The search is on to find a microbicide that when applied to the vagina will reduce HIV transmissions during sexual intercourse.

Six clinical efficacy trials for microbicides are currently being conducted in Africa, India and the United States – four of which are underway in South Africa.

Microbicides can take the form of a gel, cream, film, suppository or sponge that contain an active ingredient which can kill or inactivate HIV cells.

‘€œOnce developed, microbicides could revolutionise women’s lives by becoming an extremely important HIV prevention measure,’€ says Dr Kim Dickson of the World Health Organisation (WHO) in Geneva.

According to Dr Dickson, many women do not have the social power to negotiate condom use with older men, including their husbands.

‘€œThe ABC of prevention (Abstinence, Being faithful, and using Condoms) does not work for many women. Many cannot abstain from sex, they may be forced or just cannot say no to partners. Others are faithful but their partners, including husbands and steady partners, are not.

‘€œWomen are looking for a safe, easy to use, effective and affordable method to protect themselves against HIV. Microbicides could be the answer. Unlike condoms, they can be used by women without the consent or knowledge of their sexual partners,’€ says Dr Dickson.

The largest trial involves 11 920 women in South Africa (Durban and Johannesburg), Uganda and Tanzania.

The other trials involve 6 639 women in South Africa (Durban, Cape Town and Pretoria); 3 220 women in South Africa (Durban and Hlabisa in KwaZulu/Natal), Zimbabwe, Zambia and Malawi; 2 574 women in South Africa (Durban), Benin, Burkino Faso, India, Kenya and Uganda; and 2 142 women in Nigeria and Ghana.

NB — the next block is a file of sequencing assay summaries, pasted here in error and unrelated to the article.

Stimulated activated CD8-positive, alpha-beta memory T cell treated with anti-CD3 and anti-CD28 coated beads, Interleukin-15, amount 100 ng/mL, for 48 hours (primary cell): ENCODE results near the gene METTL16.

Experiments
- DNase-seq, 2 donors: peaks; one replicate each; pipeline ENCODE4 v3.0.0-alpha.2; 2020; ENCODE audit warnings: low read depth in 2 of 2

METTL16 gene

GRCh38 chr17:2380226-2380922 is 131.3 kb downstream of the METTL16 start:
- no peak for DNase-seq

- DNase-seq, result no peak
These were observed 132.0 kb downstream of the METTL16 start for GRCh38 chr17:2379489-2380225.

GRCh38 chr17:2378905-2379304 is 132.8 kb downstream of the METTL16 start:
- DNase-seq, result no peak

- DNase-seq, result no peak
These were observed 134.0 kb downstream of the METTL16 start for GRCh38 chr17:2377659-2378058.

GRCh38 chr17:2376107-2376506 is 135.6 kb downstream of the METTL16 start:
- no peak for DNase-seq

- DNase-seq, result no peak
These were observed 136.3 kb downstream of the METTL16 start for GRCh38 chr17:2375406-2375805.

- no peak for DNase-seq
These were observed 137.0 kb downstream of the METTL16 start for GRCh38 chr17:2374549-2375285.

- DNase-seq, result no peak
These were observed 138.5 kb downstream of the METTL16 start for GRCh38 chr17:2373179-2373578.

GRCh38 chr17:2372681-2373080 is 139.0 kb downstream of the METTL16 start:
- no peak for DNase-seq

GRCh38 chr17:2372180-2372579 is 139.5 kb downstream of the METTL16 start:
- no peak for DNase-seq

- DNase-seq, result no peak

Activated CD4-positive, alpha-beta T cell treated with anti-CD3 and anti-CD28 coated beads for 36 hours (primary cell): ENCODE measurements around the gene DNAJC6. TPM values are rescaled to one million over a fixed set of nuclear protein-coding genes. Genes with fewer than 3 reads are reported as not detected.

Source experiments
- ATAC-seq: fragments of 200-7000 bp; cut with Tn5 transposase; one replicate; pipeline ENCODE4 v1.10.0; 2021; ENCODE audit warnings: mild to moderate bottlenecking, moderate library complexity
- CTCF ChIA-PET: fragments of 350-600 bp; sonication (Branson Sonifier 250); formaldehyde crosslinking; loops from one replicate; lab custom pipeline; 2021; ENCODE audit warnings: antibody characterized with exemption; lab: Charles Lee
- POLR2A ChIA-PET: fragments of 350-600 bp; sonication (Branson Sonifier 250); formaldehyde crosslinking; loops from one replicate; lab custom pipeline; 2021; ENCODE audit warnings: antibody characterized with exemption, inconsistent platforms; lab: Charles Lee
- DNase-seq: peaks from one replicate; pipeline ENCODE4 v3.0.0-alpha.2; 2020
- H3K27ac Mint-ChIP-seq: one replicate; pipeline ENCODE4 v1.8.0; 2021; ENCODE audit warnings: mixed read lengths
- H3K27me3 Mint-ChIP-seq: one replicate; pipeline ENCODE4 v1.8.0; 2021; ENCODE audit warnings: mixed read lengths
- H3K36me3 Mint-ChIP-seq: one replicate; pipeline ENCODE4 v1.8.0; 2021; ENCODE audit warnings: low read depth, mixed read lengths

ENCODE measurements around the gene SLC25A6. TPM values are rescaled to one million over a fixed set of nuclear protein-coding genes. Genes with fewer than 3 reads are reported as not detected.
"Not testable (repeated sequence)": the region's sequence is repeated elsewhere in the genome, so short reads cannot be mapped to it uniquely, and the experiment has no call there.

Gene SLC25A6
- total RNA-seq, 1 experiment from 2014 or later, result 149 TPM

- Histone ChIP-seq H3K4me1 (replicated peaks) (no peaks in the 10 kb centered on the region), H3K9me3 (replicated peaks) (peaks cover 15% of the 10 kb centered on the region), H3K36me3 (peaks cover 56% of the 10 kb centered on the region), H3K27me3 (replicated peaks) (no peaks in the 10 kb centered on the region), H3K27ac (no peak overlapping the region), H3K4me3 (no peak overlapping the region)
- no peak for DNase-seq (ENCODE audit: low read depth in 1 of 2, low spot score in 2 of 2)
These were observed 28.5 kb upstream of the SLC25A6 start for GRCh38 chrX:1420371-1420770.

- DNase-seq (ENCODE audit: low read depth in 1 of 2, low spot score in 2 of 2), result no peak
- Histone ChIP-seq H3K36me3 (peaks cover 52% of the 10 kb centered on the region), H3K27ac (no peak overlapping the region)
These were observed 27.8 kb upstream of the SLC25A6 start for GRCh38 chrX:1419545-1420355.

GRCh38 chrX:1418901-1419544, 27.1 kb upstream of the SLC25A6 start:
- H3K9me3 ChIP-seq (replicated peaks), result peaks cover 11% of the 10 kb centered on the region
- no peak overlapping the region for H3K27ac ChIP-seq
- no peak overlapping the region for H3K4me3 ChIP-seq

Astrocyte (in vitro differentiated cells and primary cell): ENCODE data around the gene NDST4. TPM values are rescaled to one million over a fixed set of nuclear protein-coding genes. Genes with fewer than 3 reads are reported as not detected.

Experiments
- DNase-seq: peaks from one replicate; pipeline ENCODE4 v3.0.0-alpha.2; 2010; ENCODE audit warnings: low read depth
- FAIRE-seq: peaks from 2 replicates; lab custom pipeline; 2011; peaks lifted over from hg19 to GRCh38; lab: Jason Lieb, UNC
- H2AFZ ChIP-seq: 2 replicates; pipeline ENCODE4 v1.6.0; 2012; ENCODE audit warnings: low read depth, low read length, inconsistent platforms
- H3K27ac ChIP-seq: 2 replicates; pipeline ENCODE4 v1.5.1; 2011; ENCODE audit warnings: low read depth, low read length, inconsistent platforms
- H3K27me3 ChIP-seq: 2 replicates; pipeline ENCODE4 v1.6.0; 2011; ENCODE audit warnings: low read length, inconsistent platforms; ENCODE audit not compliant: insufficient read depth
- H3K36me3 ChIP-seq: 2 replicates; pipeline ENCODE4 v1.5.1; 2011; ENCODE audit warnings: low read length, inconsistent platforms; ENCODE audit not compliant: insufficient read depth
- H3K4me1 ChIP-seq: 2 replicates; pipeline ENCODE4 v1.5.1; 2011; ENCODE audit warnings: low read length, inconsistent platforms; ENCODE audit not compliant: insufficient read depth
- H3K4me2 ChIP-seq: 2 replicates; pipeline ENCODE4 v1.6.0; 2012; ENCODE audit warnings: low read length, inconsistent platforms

Although the African studies are focusing on HIV prevention in women, studies in the United States are also evaluating microbicides as an HIV prevention method for men who have sex with men (MSM).

Latest updates on these research studies will be presented later this month at an international conference in Cape Town.

Microbicides 2006 will for the first time be held Africa at Cape Town’€™s International Convention Centre, from 23 to 26 April 2006. Previous conferences were hosted in Washington in 2000, Antwerp in 2002, and London in 2004.

Key speakers at the Cape Town conference include Dr Manto Tshabalala-Msimang (National Minister of Health), Mosibudu Mangena (National Minister of Science & Technology), Graca Machel, Archbishop Desmond Tutu, Peter Beck Christiansen (European Commission Ambassador), Joy Phumaphi (WHO), Justice Edwin Cameron (SA High Court), and Zackie Achmat (Treatment Action Campaign).

For more information visit the conference website here


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